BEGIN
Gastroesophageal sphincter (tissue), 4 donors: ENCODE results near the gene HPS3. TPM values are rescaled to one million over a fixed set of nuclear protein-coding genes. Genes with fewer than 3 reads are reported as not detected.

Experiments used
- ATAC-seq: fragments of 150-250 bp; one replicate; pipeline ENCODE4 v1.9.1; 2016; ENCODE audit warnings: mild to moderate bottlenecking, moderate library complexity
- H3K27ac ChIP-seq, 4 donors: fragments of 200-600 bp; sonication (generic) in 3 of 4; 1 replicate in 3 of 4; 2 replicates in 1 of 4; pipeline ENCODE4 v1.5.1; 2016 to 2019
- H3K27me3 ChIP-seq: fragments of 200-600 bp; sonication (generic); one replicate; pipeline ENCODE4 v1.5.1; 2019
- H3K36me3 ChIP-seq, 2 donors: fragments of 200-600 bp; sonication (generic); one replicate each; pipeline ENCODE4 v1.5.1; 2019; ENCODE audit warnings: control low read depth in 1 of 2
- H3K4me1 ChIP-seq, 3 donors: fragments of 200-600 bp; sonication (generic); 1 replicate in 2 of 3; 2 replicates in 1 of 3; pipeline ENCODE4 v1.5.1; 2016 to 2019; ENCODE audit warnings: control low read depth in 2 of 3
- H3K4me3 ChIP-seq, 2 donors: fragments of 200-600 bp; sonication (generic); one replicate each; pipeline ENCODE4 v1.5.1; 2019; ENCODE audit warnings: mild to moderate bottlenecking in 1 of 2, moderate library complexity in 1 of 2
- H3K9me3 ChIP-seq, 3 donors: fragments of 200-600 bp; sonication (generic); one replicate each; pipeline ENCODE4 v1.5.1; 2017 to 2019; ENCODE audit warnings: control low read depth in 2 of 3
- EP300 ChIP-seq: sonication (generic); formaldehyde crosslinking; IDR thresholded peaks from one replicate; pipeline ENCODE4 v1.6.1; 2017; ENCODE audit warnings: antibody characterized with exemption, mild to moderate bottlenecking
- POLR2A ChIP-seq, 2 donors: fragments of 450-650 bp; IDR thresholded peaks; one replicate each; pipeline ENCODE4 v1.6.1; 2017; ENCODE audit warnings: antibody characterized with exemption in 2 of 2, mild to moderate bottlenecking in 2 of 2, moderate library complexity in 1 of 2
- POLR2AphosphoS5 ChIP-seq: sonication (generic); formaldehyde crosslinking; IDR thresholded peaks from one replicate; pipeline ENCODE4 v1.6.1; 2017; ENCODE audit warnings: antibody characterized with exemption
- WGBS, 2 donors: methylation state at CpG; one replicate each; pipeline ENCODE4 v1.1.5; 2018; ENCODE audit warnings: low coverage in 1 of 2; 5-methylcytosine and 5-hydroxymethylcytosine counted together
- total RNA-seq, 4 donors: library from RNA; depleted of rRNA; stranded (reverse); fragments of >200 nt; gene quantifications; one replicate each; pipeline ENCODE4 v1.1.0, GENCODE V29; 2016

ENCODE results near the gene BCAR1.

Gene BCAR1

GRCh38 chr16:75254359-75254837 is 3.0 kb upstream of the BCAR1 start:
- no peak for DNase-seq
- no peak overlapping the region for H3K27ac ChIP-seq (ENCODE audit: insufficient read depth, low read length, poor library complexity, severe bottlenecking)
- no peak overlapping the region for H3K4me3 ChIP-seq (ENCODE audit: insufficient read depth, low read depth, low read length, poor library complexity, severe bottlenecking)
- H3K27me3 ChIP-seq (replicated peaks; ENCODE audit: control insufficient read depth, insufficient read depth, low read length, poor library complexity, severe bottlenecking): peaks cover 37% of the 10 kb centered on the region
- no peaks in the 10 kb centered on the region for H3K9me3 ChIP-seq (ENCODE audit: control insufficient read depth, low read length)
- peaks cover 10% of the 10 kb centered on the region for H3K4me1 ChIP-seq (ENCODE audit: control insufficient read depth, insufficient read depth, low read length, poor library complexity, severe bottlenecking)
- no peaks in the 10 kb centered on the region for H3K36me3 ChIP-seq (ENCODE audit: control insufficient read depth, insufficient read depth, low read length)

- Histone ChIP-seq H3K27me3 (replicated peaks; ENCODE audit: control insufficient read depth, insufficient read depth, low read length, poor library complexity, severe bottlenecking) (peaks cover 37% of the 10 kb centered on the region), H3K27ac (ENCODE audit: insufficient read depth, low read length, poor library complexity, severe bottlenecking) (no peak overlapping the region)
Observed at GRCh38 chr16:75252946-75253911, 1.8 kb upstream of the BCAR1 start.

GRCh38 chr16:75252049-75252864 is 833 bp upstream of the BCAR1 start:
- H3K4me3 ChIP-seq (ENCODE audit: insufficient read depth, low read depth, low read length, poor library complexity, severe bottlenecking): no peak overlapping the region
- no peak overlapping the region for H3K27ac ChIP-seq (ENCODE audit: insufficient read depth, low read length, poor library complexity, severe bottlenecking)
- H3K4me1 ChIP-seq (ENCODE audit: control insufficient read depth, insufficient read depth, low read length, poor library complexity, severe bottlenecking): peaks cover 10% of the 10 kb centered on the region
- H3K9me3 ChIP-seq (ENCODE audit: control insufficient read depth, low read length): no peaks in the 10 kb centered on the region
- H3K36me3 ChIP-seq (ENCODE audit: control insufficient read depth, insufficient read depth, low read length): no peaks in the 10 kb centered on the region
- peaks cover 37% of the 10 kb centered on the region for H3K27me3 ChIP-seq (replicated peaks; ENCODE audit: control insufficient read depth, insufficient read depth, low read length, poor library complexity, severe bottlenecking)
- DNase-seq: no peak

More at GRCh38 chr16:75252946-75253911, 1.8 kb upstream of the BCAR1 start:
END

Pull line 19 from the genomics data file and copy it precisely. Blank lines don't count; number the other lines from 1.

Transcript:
- no peak overlapping the region for H3K27ac ChIP-seq (ENCODE audit: insufficient read depth, low read length, poor library complexity, severe bottlenecking)